Baseball Needs Instant Replay

Sure it helps that ESPN has been brainwashing me with constant replays of every single questionable home run call over the past week, but hey, I’ve felt strongly about this subject for a long time. I’m not saying we should review pickoff plays, dropped third strikes, balk calls, whether or not a batter went around, and certainly not balls and strikes, but come on, when it comes to a call that changes a ballgame by anywhere from 1-4 runs, we need to get it right. This really came to my attention last year when I wrote about Rockies’ manager Clint Hurdle getting upset over some of the unfavorable calls his team had received. I thought about it then and feel even more strongly now that just to review whether or not a ball went out of the park, instant replay is a useful tool.

I just can’t even fathom why the unimaginative purists would want to keep the game free of instant replay. Why, will it slow a game played at Bengie Molina-like speeds by 150 seconds? Oooh, that’s just too much for us to handle. Big deal — the people in the crowd pop open their phones to blast off a few texts and catch up on some scores around the league on their blackberrys. What’s the problem? Isn’t it worth it to get it right when it’s something that significant? Moreover, all you need is two minutes reviewing a potential home run ball to get the call right. It’s not like in football where you can deliberate and still get a call wrong because of funny angles and stuff; this is pretty easy, if the ball clears the yard, it’s gone. Then again, I’m not really sure why I’m ranting to you about this — it’s probably the people who still haven’t warmed up to the idea of computers that are against instant replay in the game, anyhow.

Managers Explain this One to Me

I made it pretty clear a few weeks ago that I love creative managers. Ones who don’t just play by the book, but guys who actually try something new to give their team advantages. I like ones that use common sense like bring in their best reliever (the closer) into the game in the 8th if it’s necessary rather than just letting him rot on the bench. That’s just one such example. But here’s one thing that’s been floating around in my head after a baseball conversation earlier in the season. Riddle me this: why don’t managers of poor teams throw their top pitchers in the bottom of the rotation to create favorable matchups? Why do all teams set their pitchers up 1-5 in order of best to worst?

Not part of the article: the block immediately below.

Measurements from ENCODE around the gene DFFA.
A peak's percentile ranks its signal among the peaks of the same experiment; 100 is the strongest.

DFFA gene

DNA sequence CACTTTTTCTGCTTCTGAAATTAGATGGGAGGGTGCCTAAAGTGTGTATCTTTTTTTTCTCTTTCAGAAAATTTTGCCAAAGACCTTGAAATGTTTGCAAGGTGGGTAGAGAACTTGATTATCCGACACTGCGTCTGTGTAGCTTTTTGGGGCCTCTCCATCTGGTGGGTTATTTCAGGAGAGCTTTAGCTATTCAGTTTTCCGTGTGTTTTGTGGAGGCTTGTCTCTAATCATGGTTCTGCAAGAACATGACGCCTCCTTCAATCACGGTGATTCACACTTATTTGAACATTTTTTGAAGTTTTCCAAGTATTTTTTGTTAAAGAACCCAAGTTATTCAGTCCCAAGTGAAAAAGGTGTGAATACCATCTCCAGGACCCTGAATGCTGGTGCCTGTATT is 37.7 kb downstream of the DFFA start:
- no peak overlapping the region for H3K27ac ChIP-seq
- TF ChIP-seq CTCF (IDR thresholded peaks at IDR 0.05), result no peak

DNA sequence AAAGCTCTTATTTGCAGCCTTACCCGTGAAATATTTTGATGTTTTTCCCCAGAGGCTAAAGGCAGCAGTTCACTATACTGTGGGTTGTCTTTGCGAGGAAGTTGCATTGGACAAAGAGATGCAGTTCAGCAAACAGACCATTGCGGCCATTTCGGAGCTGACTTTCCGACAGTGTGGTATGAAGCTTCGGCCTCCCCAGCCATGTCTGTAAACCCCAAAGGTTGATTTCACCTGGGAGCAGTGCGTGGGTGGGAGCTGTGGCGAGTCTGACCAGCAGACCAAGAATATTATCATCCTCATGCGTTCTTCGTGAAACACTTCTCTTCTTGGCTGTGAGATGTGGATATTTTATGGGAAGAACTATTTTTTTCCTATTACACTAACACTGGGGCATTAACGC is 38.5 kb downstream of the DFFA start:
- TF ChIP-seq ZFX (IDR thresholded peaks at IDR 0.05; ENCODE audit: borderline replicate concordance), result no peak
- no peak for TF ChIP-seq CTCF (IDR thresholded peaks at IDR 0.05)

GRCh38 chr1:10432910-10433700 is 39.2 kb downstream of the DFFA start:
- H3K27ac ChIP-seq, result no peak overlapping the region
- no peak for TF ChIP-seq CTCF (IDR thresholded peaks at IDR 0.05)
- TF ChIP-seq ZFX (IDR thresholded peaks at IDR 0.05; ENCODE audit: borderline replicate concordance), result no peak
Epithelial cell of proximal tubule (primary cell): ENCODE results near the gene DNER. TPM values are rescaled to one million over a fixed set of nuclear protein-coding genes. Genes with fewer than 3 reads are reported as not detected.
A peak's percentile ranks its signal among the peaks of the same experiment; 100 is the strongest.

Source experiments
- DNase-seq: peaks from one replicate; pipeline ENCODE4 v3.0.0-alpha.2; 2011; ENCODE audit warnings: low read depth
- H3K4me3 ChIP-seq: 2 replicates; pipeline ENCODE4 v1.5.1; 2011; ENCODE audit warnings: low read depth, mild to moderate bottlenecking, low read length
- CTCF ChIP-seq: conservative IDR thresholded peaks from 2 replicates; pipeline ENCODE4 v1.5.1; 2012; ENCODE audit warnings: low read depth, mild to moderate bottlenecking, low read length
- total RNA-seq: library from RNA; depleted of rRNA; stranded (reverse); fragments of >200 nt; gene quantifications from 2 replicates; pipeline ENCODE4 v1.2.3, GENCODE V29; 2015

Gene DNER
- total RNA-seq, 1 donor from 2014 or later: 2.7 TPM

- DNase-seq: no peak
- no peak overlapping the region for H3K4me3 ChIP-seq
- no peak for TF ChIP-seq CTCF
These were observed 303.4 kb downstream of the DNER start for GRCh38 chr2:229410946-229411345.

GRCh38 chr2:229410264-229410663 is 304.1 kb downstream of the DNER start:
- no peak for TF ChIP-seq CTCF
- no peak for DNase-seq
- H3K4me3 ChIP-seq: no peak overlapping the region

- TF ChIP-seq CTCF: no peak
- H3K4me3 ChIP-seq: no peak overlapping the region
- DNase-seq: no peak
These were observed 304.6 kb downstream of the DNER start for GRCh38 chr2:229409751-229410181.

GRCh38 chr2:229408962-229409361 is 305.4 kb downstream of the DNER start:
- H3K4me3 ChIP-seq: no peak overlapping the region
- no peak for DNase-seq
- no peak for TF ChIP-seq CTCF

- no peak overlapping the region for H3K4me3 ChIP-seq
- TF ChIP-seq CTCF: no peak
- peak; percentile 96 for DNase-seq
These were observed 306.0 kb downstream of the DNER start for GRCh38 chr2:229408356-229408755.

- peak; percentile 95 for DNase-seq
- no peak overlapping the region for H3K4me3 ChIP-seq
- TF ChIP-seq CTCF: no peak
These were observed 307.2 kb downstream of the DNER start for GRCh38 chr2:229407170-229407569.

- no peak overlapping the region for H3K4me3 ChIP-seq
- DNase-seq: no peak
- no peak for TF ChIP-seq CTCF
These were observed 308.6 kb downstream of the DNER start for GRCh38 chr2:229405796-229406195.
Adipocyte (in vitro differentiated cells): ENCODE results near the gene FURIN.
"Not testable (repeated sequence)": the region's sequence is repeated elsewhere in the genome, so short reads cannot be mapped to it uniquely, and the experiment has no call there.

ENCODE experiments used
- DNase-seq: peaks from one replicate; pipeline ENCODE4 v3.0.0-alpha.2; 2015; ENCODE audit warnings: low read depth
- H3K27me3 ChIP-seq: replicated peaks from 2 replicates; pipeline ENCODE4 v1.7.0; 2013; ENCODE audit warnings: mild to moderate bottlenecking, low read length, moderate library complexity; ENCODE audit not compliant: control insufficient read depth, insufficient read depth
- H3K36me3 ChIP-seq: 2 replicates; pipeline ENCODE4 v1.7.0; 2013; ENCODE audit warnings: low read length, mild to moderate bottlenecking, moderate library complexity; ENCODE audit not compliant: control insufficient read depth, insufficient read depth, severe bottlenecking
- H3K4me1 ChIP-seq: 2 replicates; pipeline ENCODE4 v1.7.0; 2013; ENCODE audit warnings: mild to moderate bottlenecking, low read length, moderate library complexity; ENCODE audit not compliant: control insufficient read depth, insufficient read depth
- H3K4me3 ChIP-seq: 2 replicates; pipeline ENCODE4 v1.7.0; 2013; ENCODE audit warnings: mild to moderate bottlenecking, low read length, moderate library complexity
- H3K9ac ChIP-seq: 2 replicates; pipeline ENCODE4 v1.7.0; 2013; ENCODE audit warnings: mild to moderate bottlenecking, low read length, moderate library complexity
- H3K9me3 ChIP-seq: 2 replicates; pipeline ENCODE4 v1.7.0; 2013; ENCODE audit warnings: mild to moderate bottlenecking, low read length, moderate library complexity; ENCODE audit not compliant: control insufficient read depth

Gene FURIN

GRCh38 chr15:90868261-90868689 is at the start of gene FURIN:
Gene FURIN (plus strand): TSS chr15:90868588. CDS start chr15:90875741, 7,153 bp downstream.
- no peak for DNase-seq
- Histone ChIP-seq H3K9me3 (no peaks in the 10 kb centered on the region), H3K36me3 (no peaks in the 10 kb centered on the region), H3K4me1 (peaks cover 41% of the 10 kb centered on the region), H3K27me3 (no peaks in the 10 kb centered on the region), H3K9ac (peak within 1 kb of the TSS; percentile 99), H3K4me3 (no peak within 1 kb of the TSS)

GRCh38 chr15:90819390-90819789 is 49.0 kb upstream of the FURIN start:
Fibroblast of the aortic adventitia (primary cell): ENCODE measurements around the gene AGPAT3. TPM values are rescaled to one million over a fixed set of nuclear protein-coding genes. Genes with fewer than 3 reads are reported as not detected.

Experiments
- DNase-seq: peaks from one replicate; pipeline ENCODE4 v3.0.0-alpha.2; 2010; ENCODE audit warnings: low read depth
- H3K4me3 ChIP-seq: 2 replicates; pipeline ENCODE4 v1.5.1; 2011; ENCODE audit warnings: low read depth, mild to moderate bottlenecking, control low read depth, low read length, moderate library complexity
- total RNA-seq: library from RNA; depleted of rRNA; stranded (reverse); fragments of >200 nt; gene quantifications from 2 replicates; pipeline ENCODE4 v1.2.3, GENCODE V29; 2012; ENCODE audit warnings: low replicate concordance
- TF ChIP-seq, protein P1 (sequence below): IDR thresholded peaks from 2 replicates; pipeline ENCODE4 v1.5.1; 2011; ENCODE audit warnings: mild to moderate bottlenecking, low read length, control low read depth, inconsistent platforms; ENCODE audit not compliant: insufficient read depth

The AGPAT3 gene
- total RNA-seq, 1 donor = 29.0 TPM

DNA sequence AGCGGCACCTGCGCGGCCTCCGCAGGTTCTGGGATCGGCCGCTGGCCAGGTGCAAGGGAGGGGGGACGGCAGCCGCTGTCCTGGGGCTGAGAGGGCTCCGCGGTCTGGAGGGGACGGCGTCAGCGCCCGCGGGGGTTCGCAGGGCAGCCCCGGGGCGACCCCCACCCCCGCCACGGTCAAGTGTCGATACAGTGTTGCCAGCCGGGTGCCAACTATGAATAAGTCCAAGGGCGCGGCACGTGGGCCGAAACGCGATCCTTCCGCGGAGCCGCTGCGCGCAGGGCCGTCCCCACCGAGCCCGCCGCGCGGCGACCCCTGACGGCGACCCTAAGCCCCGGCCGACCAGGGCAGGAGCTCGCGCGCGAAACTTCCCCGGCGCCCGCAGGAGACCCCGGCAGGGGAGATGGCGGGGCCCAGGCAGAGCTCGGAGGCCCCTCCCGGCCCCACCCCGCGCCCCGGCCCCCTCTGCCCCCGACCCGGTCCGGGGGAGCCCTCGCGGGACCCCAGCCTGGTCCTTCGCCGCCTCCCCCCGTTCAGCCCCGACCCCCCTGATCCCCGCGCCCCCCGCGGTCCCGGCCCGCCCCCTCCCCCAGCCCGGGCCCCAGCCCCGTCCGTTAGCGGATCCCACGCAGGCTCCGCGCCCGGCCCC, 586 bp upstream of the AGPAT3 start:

Just looking at the MLB schedule for the day, if you’re Charlie Manuel and the Phillies for instance, why would you throw one of your better starters like Brett Myers against Brandon Webb who’s 7-0 and a perennial Cy Young contender, instead of say Adam Eaton or Kyle Kendrick? Wouldn’t it be in your best interest to set up Cole Hamels and Brett Myers against Micah Owings or Edgar Gonzalez instead? That’s not even a top example because we’re talking about two good teams. If you’re a poor offensive team like San Diego or San Francisco, this seems like it would be absolutely ideal. Your teams can’t hit so your aces lose matchups against other aces. Why not throw Tim Lincecum and Matt Cain against 4’s and 5’s, ditto with Jake Peavy and Chris Young? At worst, you probably end up with the same record. At best, you’re getting yourself more wins, which sounds appealing to me.

It’s not like it’s the playoffs where it’s a best of seven and there’s a need to win games early on. It’s not like the number one starter gets a whole lot more opportunities to pitch than fours and fives — they all usually get between 32 and 34 if they stay healthy. And if you wanted your aces to get one more start in, you could adjust the rotation to make it happen. So answer me this one: why don’t managers of inferior teams start creating mismatches by throwing their aces against other team’s worst starters, exploiting weaknesses? I can’t figure out why not, so maybe you can.

Bobby Cox Displays Creative Genius

I love it when managers think outside the box. Too much of baseball is “by the book.” Guys playing percentages, playing Juan Pierre every day while benching Kemps and Ethiers. You just wish there was more creativity. Mike Scioscia is one of these guys, but even he took it too far when he put on the hit and run with the Molinas. Anyway, Braves’ manager Bobby Cox pulled off a stunt worthy of our attention. I’ll defer to the AJC for the details:

[Braves reliever Chris] Resop walked two of the first three batters in the 10th inning, and one advanced to third on a passed ball, before Cox brought in left-hander Royce Ring to face Adam LaRoche, who struck out.

Resop was sent to replace Matt Diaz in left field when Ring entered the game, so that Cox could then bring Resop back to pitch after the LaRoche at-bat. The right-hander returned to the mound to race Nady, who drove in the go-ahead run with his sixth hit and seventh RBI of the three-game series.

Cox said he made the move because he wanted Resop to be available to come back and pitch beyond the 10th inning, if necessary, so that reliever Peter Moylan could be assured of having a night off after pitching in each of the first three games of the season.

Even though the move didn’t work out — and let’s be real, no pitcher can stop the force that is Xavier Nady — I like where Cox’s head was. Word on the street is that Resop used to be an outfielder when he first came up, so it wasn’t a stretch to have him out there. Makes complete sense to me. Like I said, I really enjoy seeing managers think outside the box, even if it didn’t work out in this case.